New responsibilities come with an Elliott School of International Affairs diploma, said Roger Cressey, president of Good Harbor Consulting Group, at the school’s graduation ceremony Friday in the Smith Center.
Cressey, the keynote speaker for the ceremony, and a 1991 alumnus, urged students to take everything they were taught and apply it to future situations.
“As graduates of the Elliott School you are in a tremendous position to give back,” Cressey said. “As you receive your diploma today and celebrate your wonderful achievement, just remember one thing – it’s time to pay the rent.”
Student speaker David Aaron Morgenstern imposed upon his classmates the wisdom he learned from one of the most important people in his life – his mother.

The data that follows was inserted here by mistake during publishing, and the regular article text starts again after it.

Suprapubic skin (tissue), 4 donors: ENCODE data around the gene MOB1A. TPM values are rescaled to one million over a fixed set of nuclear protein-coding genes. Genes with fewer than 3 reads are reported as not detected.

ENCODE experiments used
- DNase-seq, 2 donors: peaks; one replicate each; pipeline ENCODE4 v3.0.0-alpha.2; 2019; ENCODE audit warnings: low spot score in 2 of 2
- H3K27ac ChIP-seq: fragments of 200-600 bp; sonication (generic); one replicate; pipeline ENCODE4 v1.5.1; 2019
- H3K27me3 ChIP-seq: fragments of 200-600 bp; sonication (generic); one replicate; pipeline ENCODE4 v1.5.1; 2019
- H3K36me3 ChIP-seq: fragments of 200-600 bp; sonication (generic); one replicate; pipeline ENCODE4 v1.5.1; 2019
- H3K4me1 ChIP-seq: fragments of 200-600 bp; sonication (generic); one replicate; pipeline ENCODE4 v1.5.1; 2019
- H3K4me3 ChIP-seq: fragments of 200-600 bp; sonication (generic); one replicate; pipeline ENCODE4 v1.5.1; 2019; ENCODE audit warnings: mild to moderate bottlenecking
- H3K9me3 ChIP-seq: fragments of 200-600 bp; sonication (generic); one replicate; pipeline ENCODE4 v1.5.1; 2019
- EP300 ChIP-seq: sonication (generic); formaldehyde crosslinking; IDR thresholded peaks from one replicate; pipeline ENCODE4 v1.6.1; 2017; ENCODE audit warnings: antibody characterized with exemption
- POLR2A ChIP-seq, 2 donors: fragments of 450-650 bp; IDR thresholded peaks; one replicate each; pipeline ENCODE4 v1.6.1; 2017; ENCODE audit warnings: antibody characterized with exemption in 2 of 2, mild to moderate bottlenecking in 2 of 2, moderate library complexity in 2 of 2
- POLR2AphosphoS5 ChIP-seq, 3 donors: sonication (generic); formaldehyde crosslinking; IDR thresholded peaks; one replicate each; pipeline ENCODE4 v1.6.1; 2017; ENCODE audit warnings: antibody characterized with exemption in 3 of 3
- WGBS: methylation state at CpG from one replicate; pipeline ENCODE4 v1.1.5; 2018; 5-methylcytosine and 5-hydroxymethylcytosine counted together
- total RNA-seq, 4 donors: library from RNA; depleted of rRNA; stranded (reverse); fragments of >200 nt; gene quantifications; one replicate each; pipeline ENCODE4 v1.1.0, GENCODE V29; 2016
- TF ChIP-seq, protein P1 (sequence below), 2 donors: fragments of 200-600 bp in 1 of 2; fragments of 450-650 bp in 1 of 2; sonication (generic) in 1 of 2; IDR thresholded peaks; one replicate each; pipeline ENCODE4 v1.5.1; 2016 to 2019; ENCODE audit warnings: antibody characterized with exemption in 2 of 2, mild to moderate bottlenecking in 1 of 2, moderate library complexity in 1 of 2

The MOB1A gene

“I think achieving perspective and maintaining it is a worthwhile goal for all of us,” Morgenstern said.
Some of the ceremony speakers also sent the graduates off with advice taken from fortune cookies.
Professor Barbara D. Miller – this year’s recipient of the Harry Harding Teaching Award – said she asked her colleagues if they had any good advice from fortune cookies to share with the graduates.
Harry Harding, a professor of international affairs, approached the microphone and said his favorite Chinese fortune: “It takes brains to be a real fool.”
As the class of 2008 walked out of the Smith Center, families said they were excited to celebrate with their accomplished children.
“I can’t believe that it’s happened,” said Paula Miller, who traveled with her family from Kentucky to see her son graduate. “I mean, four years have just flown by. Who would’ve thought?”